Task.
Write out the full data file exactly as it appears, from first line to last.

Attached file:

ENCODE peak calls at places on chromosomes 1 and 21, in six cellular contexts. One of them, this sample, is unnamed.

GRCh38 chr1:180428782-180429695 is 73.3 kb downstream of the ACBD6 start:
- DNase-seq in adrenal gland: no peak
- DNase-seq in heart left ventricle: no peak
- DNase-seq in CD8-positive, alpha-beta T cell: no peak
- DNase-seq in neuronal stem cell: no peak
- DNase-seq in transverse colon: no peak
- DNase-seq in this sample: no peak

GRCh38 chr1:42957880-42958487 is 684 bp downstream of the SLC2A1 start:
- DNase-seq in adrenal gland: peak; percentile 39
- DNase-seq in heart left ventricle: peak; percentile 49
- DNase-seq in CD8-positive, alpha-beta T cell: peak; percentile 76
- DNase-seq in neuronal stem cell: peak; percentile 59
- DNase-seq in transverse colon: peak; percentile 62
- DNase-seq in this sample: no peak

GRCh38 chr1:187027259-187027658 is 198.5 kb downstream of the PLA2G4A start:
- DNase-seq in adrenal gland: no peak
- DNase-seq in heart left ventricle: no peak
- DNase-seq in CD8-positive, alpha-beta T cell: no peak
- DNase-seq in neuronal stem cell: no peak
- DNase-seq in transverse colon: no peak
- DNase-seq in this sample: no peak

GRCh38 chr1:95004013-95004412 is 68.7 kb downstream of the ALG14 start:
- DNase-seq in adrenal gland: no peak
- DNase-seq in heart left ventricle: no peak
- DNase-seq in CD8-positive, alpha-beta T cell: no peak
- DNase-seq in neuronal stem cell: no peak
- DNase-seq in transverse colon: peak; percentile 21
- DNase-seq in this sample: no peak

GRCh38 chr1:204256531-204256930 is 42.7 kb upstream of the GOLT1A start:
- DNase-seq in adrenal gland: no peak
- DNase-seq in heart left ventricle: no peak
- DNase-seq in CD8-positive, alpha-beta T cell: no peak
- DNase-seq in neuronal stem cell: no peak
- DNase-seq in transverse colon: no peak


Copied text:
ENCODE peak calls at places on chromosomes 1 and 21, in six cellular contexts. One of them, this sample, is unnamed.

GRCh38 chr1:180428782-180429695 is 73.3 kb downstream of the ACBD6 start:
- DNase-seq in adrenal gland: no peak
- DNase-seq in heart left ventricle: no peak
- DNase-seq in CD8-positive, alpha-beta T cell: no peak
- DNase-seq in neuronal stem cell: no peak
- DNase-seq in transverse colon: no peak
- DNase-seq in this sample: no peak

GRCh38 chr1:42957880-42958487 is 684 bp downstream of the SLC2A1 start:
- DNase-seq in adrenal gland: peak; percentile 39
- DNase-seq in heart left ventricle: peak; percentile 49
- DNase-seq in CD8-positive, alpha-beta T cell: peak; percentile 76
- DNase-seq in neuronal stem cell: peak; percentile 59
- DNase-seq in transverse colon: peak; percentile 62
- DNase-seq in this sample: no peak

GRCh38 chr1:187027259-187027658 is 198.5 kb downstream of the PLA2G4A start:
- DNase-seq in adrenal gland: no peak
- DNase-seq in heart left ventricle: no peak
- DNase-seq in CD8-positive, alpha-beta T cell: no peak
- DNase-seq in neuronal stem cell: no peak
- DNase-seq in transverse colon: no peak
- DNase-seq in this sample: no peak

GRCh38 chr1:95004013-95004412 is 68.7 kb downstream of the ALG14 start:
- DNase-seq in adrenal gland: no peak
- DNase-seq in heart left ventricle: no peak
- DNase-seq in CD8-positive, alpha-beta T cell: no peak
- DNase-seq in neuronal stem cell: no peak
- DNase-seq in transverse colon: peak; percentile 21
- DNase-seq in this sample: no peak

GRCh38 chr1:204256531-204256930 is 42.7 kb upstream of the GOLT1A start:
- DNase-seq in adrenal gland: no peak
- DNase-seq in heart left ventricle: no peak
- DNase-seq in CD8-positive, alpha-beta T cell: no peak
- DNase-seq in neuronal stem cell: no peak
- DNase-seq in transverse colon: no peak